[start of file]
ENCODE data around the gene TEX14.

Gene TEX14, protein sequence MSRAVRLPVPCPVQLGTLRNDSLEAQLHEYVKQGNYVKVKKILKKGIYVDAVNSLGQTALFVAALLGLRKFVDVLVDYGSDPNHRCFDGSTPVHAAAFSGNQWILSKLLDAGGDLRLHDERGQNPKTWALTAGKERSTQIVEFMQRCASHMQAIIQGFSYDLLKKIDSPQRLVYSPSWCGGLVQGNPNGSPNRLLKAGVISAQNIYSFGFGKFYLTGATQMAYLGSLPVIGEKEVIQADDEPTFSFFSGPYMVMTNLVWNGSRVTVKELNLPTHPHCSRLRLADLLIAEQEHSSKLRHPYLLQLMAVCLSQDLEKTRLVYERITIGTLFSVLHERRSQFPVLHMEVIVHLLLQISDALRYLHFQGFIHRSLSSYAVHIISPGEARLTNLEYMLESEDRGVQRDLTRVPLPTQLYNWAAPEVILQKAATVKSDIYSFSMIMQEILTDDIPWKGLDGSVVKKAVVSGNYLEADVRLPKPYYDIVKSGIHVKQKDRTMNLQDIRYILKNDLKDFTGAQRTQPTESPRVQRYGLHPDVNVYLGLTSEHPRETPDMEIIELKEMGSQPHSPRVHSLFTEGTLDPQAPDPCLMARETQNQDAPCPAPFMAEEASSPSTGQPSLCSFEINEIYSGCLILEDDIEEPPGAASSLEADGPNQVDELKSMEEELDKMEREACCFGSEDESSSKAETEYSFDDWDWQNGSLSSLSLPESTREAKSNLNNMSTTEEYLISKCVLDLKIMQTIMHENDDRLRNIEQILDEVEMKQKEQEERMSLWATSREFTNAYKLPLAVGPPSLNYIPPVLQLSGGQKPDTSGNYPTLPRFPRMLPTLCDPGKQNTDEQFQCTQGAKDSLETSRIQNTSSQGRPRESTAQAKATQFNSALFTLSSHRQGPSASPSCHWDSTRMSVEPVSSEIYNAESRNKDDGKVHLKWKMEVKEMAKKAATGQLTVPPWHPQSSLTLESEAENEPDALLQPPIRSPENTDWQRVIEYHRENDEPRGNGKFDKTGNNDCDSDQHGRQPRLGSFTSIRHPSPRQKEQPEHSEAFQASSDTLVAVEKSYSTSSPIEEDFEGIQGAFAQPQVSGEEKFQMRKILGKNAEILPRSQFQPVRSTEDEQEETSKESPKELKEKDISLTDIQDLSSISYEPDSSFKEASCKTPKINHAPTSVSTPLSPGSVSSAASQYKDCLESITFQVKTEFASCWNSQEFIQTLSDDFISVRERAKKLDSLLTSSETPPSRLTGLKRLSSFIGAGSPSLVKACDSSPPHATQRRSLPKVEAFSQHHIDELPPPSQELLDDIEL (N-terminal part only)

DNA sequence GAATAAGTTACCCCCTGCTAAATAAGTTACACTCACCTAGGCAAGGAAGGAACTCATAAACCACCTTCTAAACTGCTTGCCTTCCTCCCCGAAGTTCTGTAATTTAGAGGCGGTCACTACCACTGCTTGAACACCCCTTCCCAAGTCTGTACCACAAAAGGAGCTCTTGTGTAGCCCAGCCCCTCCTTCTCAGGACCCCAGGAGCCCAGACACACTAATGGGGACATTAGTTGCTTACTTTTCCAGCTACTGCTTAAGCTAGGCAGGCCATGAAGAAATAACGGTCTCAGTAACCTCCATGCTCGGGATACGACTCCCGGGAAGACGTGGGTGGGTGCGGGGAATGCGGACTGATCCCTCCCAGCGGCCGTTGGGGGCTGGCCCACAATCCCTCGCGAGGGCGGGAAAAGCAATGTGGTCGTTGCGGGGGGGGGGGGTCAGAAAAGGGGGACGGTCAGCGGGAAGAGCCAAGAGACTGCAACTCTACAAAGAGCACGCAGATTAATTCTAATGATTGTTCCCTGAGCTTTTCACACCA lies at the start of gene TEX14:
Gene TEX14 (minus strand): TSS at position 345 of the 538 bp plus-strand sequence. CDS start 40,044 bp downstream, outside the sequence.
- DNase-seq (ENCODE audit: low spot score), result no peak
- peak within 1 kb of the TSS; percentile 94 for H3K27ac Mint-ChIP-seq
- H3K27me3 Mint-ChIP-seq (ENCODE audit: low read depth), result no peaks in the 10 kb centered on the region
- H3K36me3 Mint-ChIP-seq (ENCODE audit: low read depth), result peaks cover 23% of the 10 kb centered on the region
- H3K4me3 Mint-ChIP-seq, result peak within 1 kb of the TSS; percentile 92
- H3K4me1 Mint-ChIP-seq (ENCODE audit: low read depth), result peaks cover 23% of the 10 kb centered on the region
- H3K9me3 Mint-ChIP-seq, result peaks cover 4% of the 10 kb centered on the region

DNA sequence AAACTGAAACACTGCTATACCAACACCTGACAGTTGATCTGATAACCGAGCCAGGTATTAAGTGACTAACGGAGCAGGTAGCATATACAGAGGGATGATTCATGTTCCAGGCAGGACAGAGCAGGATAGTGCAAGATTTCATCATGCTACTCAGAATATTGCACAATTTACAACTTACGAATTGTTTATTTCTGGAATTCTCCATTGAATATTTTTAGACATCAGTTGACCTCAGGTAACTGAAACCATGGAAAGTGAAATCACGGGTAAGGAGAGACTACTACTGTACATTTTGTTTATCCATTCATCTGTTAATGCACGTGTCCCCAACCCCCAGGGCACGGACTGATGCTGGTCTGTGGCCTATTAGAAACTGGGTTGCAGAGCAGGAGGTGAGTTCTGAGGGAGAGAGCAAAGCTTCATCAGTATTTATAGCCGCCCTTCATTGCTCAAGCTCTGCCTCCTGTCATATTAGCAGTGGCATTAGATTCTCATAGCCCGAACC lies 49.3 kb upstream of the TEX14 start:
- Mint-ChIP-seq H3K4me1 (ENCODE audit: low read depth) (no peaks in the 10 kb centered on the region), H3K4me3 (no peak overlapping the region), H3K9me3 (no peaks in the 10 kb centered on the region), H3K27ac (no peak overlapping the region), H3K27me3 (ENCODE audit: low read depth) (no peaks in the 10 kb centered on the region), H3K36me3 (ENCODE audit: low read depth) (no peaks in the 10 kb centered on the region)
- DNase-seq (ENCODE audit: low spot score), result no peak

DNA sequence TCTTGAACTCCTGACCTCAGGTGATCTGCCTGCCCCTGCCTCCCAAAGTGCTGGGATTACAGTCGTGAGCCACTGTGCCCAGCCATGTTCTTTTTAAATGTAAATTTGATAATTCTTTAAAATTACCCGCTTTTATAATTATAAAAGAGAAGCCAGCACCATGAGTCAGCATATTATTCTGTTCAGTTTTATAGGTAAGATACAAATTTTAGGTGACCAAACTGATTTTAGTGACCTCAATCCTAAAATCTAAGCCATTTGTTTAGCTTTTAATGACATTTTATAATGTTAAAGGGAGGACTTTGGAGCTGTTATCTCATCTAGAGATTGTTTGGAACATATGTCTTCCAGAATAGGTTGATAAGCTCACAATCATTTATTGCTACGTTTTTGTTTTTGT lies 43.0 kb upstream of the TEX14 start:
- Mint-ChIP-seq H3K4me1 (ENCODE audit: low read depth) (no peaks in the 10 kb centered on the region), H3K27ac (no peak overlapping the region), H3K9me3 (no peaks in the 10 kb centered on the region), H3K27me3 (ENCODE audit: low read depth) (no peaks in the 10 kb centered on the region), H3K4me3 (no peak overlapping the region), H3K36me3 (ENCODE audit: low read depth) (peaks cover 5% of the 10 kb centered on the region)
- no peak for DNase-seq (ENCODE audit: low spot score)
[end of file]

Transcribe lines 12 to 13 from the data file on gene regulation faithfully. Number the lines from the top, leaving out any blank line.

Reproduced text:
DNA sequence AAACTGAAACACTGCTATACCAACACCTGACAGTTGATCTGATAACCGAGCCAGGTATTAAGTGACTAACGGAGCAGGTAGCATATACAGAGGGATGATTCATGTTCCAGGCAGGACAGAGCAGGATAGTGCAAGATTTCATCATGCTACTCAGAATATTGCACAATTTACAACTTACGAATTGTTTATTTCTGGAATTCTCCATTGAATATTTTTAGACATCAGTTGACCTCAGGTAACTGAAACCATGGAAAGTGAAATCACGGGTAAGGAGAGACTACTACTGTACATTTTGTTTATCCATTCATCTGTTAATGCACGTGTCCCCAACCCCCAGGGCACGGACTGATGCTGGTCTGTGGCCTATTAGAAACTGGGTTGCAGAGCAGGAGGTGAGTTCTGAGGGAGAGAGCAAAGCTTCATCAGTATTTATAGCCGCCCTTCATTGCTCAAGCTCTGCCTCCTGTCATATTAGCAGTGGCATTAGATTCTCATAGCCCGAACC lies 49.3 kb upstream of the TEX14 start:
- Mint-ChIP-seq H3K4me1 (ENCODE audit: low read depth) (no peaks in the 10 kb centered on the region), H3K4me3 (no peak overlapping the region), H3K9me3 (no peaks in the 10 kb centered on the region), H3K27ac (no peak overlapping the region), H3K27me3 (ENCODE audit: low read depth) (no peaks in the 10 kb centered on the region), H3K36me3 (ENCODE audit: low read depth) (no peaks in the 10 kb centered on the region)